I also feel sorry for the hypothetical woman in all this.  It’s clear to me that the Sadducees are thinking “whose property shall she be?” when they ask about whose wife she will be.  And imagine, that poor woman living through seven deaths of people who were close to her.  Okay, so mabye if hubby number 5 was an abuser she was glad to bury… hubby number 3 and hubby number 7 might have actually been great guys, and in that society that kind of thing would have been hard for a woman to live through socially, I’d think.  

  • Carstonio

     My point was about the leap involved from speculation to conclusion. Most people can speculate about afterlives while recognizing that any idea that anyone comes up with cannot be proven or disproven. Alc0rn and the evangelicals who disagree with them are both planting their flags on conclusions, and these involve assumptions about scripture that aren’t even shared by all evangelicals, let alone all Christians. So it’s not obvious to me how someone like Alcorn can be certain that his conclusion is true and reject the possibility of his opponents’ conclusion being true, or vice versa.

  • ohiolibrarian

    Lack of humility? Like all their other conclusions.

  • aunursa

    I don’t know if Alcorn is certain.  And maybe he’s certain about some things and not about others.  Tom Gruber, who wrote What the Bible Really Says About Sex believes that there will be sex in heaven.  But he admits…

    One of my objectives in writing this book is to make the strongest case possible for the position that there is sex in Heaven… I want to make it clear that my opinion is simply that—my opinion. Nevertheless, I’m offering an educated opinion, one based upon a considerable amount of thought and research. Since I am neither infallible nor omniscient, I acknowledge that I might be wrong.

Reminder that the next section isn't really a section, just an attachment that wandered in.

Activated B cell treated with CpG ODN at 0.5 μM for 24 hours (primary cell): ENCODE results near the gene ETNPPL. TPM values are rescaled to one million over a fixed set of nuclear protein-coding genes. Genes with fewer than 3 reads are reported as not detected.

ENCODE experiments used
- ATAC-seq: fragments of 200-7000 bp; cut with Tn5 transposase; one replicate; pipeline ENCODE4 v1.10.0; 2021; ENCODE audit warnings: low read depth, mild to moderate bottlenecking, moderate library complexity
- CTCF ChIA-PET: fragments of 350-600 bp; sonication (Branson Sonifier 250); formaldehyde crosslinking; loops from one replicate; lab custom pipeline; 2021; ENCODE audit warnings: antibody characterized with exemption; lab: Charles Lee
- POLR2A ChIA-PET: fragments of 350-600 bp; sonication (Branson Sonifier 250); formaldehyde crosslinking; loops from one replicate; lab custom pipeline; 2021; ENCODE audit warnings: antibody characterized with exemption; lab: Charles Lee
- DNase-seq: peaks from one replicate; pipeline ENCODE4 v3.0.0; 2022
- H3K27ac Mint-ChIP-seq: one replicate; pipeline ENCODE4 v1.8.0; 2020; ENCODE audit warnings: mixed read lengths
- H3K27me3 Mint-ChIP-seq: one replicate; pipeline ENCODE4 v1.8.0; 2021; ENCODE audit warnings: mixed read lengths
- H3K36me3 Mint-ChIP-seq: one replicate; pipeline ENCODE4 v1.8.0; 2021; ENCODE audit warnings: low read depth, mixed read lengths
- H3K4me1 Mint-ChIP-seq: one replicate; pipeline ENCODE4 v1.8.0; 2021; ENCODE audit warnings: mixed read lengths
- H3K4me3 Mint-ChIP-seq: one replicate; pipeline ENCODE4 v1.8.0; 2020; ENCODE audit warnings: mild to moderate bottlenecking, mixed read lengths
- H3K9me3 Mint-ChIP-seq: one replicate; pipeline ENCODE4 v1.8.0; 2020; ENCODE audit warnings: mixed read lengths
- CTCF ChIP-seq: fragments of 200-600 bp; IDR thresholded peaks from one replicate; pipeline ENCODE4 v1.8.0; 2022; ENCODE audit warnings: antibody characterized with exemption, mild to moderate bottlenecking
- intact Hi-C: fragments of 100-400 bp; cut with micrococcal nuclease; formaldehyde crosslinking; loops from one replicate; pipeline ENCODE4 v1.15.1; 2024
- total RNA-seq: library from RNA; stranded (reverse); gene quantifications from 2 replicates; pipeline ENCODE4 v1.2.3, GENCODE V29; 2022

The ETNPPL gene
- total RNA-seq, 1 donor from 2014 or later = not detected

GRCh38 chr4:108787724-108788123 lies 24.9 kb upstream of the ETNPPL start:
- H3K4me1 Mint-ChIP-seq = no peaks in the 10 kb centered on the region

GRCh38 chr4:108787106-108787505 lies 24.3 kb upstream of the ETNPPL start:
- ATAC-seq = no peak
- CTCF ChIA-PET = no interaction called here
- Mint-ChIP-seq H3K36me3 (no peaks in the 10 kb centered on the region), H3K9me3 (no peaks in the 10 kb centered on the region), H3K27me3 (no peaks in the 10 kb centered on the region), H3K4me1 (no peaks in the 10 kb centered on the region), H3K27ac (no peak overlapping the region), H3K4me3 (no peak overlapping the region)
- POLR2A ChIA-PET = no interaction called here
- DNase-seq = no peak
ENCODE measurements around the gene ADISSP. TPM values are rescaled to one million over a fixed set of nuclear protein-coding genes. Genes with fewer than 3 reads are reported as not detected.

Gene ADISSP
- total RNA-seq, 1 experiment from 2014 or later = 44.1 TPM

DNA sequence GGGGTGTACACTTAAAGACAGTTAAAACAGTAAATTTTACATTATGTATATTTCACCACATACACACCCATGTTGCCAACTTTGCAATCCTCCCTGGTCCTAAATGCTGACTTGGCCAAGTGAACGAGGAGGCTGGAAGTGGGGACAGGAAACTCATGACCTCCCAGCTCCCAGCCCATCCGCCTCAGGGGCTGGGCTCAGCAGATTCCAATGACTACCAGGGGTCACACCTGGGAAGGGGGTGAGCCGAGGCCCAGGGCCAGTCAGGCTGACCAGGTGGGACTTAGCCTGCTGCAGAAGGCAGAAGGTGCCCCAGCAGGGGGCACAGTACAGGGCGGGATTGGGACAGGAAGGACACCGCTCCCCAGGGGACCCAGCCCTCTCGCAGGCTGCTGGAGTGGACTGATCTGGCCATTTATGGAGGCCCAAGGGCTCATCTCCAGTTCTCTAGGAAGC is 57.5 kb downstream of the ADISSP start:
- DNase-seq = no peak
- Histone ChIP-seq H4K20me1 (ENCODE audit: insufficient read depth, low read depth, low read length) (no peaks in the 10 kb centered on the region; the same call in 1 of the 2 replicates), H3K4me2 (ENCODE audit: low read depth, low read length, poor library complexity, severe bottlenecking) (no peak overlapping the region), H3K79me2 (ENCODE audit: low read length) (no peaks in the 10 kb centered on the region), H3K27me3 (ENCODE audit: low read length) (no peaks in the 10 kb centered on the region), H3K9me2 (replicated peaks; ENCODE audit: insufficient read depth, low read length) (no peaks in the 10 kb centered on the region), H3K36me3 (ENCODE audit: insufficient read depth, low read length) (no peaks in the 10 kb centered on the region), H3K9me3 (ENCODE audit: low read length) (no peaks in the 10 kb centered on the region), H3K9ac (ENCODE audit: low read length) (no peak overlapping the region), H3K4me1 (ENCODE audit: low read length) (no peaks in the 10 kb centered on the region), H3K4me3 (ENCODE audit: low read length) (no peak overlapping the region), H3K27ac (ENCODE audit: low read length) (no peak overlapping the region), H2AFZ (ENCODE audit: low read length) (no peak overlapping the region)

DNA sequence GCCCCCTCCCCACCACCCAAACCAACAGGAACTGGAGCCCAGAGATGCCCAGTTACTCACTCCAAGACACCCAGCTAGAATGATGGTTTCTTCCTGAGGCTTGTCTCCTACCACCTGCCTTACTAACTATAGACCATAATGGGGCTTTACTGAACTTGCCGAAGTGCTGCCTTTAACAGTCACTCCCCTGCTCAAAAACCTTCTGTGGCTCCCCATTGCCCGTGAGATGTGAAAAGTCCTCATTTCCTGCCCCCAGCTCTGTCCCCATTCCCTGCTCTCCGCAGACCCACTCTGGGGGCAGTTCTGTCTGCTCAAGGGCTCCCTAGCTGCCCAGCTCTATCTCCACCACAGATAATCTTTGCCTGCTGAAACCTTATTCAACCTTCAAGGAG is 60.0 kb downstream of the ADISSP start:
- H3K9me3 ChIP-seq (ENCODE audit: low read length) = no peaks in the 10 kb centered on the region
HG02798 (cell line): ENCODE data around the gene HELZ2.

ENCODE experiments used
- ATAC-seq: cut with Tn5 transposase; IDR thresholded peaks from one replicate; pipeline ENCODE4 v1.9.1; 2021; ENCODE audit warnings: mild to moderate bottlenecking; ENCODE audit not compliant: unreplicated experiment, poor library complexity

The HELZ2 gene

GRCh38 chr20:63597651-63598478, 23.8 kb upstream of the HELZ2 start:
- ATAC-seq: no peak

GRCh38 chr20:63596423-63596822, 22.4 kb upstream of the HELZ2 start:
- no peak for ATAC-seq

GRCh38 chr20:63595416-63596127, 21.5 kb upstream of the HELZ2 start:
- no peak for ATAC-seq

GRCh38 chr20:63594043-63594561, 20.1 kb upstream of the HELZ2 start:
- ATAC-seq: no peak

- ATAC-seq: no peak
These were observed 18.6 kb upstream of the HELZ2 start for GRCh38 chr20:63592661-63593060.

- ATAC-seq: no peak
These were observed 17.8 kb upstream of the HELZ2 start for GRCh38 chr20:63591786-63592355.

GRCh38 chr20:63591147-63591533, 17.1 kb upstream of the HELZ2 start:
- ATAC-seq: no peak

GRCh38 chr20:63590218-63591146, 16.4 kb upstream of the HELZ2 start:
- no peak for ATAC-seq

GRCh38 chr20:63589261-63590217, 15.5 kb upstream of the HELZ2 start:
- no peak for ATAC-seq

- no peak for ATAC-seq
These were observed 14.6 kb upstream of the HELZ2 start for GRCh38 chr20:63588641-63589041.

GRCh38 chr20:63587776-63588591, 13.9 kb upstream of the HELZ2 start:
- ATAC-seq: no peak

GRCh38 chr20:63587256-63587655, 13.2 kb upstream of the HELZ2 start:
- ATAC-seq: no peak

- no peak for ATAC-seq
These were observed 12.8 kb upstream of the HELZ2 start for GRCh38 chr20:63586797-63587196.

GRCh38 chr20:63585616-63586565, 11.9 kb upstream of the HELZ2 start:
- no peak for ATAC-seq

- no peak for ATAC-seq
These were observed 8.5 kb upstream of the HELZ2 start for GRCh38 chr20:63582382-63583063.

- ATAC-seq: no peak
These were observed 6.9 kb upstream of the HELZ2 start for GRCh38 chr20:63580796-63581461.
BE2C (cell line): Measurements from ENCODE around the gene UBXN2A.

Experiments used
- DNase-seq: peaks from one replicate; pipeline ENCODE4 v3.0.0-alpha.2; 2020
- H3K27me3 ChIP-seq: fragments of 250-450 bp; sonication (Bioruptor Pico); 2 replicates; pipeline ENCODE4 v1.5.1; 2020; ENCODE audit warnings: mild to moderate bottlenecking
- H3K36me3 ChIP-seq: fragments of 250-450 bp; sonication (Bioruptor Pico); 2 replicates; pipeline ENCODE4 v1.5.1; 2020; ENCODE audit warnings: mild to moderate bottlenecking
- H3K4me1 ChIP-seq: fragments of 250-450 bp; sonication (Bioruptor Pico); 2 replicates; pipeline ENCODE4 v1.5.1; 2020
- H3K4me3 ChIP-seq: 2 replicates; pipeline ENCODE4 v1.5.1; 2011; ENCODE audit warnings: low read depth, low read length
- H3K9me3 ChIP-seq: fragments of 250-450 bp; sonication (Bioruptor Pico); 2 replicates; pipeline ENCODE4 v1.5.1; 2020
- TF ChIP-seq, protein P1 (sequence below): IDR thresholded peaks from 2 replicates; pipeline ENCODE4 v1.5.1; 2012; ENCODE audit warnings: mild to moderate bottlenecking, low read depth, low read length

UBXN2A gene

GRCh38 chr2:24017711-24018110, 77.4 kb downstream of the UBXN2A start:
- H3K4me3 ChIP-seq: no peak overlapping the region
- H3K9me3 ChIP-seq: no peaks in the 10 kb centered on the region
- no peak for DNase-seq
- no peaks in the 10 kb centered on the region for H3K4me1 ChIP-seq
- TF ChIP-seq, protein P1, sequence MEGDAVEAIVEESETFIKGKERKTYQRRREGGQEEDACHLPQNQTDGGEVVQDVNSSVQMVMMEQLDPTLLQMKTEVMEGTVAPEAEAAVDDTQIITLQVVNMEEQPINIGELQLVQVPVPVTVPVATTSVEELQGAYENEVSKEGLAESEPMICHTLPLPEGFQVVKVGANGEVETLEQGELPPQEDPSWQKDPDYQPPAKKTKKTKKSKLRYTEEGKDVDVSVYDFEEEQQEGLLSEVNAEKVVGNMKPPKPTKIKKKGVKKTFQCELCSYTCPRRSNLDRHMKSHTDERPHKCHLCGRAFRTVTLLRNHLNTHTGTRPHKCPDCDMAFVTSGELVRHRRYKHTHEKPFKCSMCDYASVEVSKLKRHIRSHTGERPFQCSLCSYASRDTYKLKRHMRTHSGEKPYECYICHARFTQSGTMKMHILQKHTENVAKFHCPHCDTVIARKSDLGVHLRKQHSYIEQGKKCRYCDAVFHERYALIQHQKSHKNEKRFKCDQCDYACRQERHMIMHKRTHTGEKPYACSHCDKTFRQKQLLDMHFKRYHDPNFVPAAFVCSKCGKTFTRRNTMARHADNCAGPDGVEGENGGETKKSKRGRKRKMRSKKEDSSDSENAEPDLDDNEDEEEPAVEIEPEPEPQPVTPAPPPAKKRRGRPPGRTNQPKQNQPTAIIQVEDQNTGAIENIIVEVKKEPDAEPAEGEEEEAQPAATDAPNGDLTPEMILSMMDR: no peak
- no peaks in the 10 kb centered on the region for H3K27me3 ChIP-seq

Alcorn himself writes in his book that he bases all of his conclusions on his interpretation of the Bible. 

    I believe that most of my conclusions … will stand up to biblical scrutiny. Inevitably, however, some may not… I invite you to contact me if you believe you have biblical grounds for disagreeing with anything in this book. I am open to correction — in fact I seek it, and I will make any warranted changes in future editions.

  • Carstonio

     I use “opinion” to mean positions on questions of value only, such as whether Eric Clapton or Jimi Hendrix was the best rock guitarist ever, although positions of value can be informed or uninformed. I recognize that many people might have a different meaning of the word.

    While Alcorn does acknowledge that he may be wrong, it sounds like he doesn’t understand that Biblical scrutiny is valid only for people who share his specific assumptions about the Bible. That sounds like a closed system of thought to me. Many Christians don’t make those assumptions. Unless he’s discovered a way to interview people who have been to an afterlife and back, I’m not sure what he means by research. “Biblical grounds for disagreeing” rejects the possibility that the error may not be with his conclusions but with the Bible itself.

  • aunursa

    he doesn’t understand that Biblical scrutiny is valid only for people who share his specific assumptions about the Bible

    He wrote a book for Evangelical Christians who do share his assumptions about the Bible.  He bases his ideas on the premise that the Christian Bible is the authoritative word of God.  Obviously for those who don’t share that assumption, his arguments and conclusions will not be convincing.  But then again, he’s not writing to convince you or me.